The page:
Producers: Adam McKay, Kevin Messick and Maeve Cullinane Director: Mimi Cave Screenplay: Lauryn Kahn Cast: Daisy Edgar-Jones, Sebastian Stan, Jojo T. Gibbs, Charlotte Le Bon, Andrea Bang, Dayo Okeniyi and Brett Dier Distributor: Searchlight Pictures
In the opening scene of Mimi Cave’s debut feature, Noa (Daisy Edgar-Jones) experiences the unfortunate result of using a dating app. She finds herself saddled sharing a meal—dutch treat, no less—with a smug, hyper-critical creep (Brett Dier) who treats both her and the waitress condescendingly and then is enraged when she says she’s not interested in a repeat performance. It’s a cringingly funny sequence, perhaps the best one in “Fresh.”
Noa’s luck seems to change, though, when she bumps into Steve (Sebastian Stan), a plastic surgeon, in the produce section of the supermarket. He’s older, and a little too smooth, but handsome, with a line of charming patter. After this “cute” meeting she accepts the offer of a date, and it goes well. Not long afterward she agrees to go off for a weekend with him, despite the reservations of her best friend Mollie (Jojo T. Gibbs).
Since the traffic is heavy, Noa agrees to spend the night at his place so they can get an early start in the morning. Bad idea. He drugs her, and…
So ends the first half-hour of the movie, which might be called its romantic comedy prologue. Then the opening titles finally appear, initiating its major section, a horror film with a satirical edge that becomes maniacally gruesome in the final stretch.
One doesn’t want to explain too much about the plot; suffice it to say that Steve is a person with unusual appetites who happens to be skilled not only with snappy come-ons and drugs, but with knives of all sorts. He’s increasingly infatuated with Noa even as he punishes her, as only he can, when she tries to resist him. She also finds that she is far from his first victim.
Meanwhile Mollie grows concerned, believing that the texts she’s receiving from Noa are not really written by her. She enlists the aid of Paul (Dayo Okeniyi), a bartender who served Steve and Noa on one of their dates, and is able to discover that Steve is a married man with a cool blonde wife (Charlotte Le Bon). That will bring her into danger, too.
Cave and screenwriter Lauryn Kahn apparently believe that they’re on the cutting edge here (no pun intended), but the fact of the matter is that this sort of very dark comedy is no longer the rarity it once was, and compared to some other recent examples (“Promising Young Woman,” for example) it’s neither terribly clever nor shocking. The main plot line gets rather repetitive, and the subplots weak (that involving Mollie is much too reminiscent of “The Shining” and “The Stepfather”).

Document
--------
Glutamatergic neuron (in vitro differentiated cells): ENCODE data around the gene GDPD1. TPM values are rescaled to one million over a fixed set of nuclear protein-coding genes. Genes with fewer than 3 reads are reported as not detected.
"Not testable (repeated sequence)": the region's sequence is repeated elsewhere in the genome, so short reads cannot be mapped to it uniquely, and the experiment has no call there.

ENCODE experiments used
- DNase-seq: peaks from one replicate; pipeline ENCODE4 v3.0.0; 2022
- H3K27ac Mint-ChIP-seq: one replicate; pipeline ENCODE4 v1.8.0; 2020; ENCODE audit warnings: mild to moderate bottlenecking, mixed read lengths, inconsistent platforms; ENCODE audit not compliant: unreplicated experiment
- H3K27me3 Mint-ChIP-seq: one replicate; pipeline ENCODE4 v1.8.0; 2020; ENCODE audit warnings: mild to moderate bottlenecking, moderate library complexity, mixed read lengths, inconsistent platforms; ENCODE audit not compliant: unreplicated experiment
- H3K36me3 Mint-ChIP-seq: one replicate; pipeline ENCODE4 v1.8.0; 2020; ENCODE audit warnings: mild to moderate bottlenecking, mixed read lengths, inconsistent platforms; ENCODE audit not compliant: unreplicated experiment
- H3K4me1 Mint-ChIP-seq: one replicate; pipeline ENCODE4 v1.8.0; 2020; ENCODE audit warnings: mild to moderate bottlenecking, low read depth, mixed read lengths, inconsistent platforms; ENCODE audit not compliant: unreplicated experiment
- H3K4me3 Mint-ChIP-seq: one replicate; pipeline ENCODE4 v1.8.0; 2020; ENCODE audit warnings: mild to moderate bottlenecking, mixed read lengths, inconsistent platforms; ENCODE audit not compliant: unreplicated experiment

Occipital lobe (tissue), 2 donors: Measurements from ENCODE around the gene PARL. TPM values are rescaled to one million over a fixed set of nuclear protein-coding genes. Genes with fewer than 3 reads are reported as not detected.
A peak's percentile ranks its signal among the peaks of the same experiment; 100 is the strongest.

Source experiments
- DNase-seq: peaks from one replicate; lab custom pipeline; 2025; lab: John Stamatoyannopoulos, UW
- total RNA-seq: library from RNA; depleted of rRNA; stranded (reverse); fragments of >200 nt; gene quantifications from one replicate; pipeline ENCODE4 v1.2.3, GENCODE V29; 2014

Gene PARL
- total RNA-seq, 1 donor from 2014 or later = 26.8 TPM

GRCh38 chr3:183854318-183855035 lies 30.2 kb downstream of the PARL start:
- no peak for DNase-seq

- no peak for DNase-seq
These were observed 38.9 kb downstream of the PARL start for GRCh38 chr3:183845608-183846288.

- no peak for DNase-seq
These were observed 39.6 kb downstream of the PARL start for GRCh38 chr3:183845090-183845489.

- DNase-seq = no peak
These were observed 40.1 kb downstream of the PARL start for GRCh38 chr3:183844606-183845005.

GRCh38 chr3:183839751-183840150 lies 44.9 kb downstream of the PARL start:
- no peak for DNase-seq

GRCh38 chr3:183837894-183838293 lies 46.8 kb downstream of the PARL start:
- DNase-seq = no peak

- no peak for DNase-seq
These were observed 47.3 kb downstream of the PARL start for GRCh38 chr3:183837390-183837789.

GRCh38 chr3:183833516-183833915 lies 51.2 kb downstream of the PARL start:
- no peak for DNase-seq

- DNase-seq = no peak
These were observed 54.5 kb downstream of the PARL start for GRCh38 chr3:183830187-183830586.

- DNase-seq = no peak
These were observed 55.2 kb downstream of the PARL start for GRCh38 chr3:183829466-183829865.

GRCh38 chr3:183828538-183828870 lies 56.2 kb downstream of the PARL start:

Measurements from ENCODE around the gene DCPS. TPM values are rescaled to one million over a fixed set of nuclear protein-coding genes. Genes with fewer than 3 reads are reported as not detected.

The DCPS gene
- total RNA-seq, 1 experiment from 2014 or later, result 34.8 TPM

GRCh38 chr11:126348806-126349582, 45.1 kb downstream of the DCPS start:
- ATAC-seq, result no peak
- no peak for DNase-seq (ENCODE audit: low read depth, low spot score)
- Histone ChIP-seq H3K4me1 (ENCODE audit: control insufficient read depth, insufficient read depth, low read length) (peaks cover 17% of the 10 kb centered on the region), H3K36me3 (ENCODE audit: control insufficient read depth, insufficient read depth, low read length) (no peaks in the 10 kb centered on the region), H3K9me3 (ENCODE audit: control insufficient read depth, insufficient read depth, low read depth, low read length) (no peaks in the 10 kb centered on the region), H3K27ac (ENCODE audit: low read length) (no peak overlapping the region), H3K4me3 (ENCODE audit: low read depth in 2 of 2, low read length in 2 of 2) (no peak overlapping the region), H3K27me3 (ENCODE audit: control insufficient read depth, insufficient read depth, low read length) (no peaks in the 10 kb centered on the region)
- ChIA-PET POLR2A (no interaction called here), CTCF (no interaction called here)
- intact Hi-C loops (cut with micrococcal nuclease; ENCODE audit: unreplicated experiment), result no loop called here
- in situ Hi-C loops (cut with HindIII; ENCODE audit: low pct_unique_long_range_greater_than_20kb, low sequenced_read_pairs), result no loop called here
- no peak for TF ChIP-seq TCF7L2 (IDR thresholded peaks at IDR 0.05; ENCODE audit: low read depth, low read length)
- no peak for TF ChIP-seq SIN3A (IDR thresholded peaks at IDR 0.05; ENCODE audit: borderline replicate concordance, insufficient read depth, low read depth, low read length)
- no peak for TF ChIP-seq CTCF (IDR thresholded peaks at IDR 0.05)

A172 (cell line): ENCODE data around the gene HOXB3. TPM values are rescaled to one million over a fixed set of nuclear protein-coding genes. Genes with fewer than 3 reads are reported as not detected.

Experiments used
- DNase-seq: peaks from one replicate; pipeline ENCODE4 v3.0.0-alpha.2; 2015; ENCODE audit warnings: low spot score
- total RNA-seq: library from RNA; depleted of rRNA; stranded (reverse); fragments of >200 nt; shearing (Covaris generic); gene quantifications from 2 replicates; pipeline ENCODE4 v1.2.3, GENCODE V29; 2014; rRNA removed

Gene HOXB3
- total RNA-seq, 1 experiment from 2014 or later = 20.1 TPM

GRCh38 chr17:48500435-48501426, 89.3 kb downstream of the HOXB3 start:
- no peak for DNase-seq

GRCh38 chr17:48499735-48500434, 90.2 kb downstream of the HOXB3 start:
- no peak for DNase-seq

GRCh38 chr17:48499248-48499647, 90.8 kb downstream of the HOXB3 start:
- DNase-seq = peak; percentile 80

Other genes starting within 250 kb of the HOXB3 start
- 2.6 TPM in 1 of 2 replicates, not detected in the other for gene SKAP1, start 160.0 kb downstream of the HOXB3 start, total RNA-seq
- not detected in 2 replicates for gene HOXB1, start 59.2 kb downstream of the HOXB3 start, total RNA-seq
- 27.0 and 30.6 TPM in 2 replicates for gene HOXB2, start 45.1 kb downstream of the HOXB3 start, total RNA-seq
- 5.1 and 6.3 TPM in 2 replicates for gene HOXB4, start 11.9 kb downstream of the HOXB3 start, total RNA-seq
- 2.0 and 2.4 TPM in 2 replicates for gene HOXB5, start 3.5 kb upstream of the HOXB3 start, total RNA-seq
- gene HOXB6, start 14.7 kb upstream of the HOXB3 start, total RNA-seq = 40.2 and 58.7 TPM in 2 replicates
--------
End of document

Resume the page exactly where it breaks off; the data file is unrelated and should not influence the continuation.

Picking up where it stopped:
Worse still, the movie goes haywire in the last act, turning into a typically gross-out horror show marked with dozens of blades, gallons of blood and more climaxes than the proverbial porn flick. It’s as though the makers felt that the queasiness they’d engendered in their tale of dating gone wrong wasn’t enough to hold the viewer’s attention and decided to go for broke by appealing to fans looking for a typical slasher picture. The result might bring vicarious satisfaction to those wanting toxic masculinity to get what it deserves, but it cheapens the more sophisticated tone the earlier portions of the film had been aiming for.
Still, “Fresh” has rewards in its lead performances and its visuals. Edgar-Jones makes a spunky, determined heroine, who shows intelligence despite Noa’s initial poor decisions. And Stan uses his wolfish good looks to excellent effect, suffusing Steve with oily menace beneath his handsome exterior. The supporting performances are merely serviceable, but Jennifer Morden’s design of Steve’s modernistic abode is both attractive and eerie, and Pawel Pogorzelski’s cinematography uses it admirably, especially in the sequences set in the house’s elegant dining-room. Unfortunately Martin Penda’s editing can do little to alleviate the stuttering tempos of the picture’s initial sections or the chaos of its finale, and Alex Somers’ score is overshadowed by the pop songs employed at important moments as background to perverse dance production numbers.
In spite of its title, Cave’s film is really no fresher than the contents of the cavernous freezer in its villain’s home.